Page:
A look at the day ahead in U.S. and global markets from Mike Dolan If the Federal Reserve does skip raising interest rates this month it’s probably because it is as confused as everyone else about the health of the U.S. economy as June kicks off.
Like a patient with a virus, incoming data appears to blow hot and cold at the same time.
While a debt ceiling crisis has finally been averted, with the House of Representatives easily passing a deal overnight that lifts the limit until 2025 and the Senate expected to do likewise by Friday, there was much less clarity on the state of U.S. employment or soundings on factory activity.
Private sector and full national snapshots of payroll growth for May are due later today and on Friday. But a renewed rise in U.S. staff vacancies in April showed the labor market tightening again if anything – even a Chicago manufacturing survey alarmed with a sharp contraction in factory activity last month.
To add to the confusion from overseas, an official readout on deteriorating Chinese manufacturing in May was contradicted by an equivalent private-sector survey released on Thursday.
Yet, seemingly wary of still above-target inflation getting entrenched in wage settlements, the Fed’s interest rate deliberations will likely focus mostly on the rude health of employment and record low joblessness.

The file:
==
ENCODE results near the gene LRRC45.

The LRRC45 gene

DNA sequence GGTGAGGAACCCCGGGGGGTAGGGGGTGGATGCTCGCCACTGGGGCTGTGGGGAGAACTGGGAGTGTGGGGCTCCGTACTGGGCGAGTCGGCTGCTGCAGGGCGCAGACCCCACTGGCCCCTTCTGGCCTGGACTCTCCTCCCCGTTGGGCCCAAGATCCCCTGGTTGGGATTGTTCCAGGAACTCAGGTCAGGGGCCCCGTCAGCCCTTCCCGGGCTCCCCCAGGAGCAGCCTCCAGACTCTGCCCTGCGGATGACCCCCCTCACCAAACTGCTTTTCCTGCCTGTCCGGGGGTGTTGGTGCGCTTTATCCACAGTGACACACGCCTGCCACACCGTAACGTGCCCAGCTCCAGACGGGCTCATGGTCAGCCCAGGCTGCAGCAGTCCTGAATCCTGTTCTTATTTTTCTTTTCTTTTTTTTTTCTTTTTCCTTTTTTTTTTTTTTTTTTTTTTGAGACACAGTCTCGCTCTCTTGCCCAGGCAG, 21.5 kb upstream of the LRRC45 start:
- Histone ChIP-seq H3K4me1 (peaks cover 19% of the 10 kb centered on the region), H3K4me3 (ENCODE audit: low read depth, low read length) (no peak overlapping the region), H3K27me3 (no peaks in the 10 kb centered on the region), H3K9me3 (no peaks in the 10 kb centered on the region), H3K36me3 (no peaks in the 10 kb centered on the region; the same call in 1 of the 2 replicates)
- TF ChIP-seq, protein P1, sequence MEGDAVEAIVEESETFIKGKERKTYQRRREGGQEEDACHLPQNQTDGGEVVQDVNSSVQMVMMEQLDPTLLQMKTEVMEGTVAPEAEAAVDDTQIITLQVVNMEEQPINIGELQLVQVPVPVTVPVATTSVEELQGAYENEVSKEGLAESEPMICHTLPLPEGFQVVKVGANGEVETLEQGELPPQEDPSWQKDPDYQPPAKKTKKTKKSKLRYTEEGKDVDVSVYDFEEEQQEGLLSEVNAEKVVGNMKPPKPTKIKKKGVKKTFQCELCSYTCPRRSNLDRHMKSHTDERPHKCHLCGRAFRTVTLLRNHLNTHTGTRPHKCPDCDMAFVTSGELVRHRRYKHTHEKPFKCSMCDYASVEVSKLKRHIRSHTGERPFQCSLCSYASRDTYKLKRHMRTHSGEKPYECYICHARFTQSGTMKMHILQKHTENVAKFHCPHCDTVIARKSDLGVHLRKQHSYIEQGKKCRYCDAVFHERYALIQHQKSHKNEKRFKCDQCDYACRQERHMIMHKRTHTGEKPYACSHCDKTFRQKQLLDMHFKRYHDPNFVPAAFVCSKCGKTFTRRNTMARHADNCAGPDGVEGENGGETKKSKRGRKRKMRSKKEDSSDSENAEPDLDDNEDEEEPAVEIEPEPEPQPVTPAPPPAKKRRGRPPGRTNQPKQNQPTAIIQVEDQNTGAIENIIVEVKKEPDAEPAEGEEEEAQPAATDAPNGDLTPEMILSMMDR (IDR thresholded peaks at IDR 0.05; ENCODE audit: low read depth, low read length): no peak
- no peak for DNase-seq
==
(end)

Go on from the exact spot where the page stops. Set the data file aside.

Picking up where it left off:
The central bank’s “Beige Book” on economic conditions said on Wednesday that the labor market “continued to be strong” in May “with contacts reporting difficulty finding workers across a wide range of skill levels and industries.”
But while Fed hawks have succeeded in convincing financial markets more rate rises are still to come, Fed Governor and vice chair nominee Philip Jefferson held out the prospect that we may not get that additional move this month.
The upshot is a hesitant market, with futures now seeing a 65% chance of another quarter point hike on June 14 – even if a move is almost fully priced by the end of July.
Major investors tend to agree – with more and more doubting a significant recession is in fact on the way.
BlackRock boss Larry Fink said on Wednesday inflation remained sticky and the Fed may need to do more.
“The economy is more resilient than the market realizes,” he said. “I don’t see evidence that we’re going to have a hard landing.”
U.S. Treasury yields crept back up on Thursday after the debt ceiling vote overnight and despite the mixed economic picture. But Wall Street futures and European stock markets were higher ahead of the U.S. open.
The dollar was mostly steady, although it set a new high for the year against China’s yuan.
Elsewhere, chair of the G20’s Financial Stability Board Klaas Knot said bank regulations and how their liquidity buffers are calculated should be reviewed following recent turmoil in the sector.
In company news, shares in Salesforce fell 5% overnight after the San Francisco based firm posted its slowest pace of growth in 13 years as companies dialed back spending on cloud-based software offerings in an uncertain economy.
Events to watch for later on Thursday: * U.S. May ADP private sector jobs report, weekly jobless claims, U.S. May S&PGlobal manufacturing business surveys, revised Q1 productivity and unit labor costs * European Central Bank meeting minutes * Philadelphia Federal Reserve President Patrick Harker speaks * U.S. corporate earnings: Broadcom, Dollar General, Hormel Foods, Cooper Companies, Zscaler, Lululemon
(By Mike Dolan, editing by Emelia Sithole-Matarise; mike.dolan @reutersMikeD)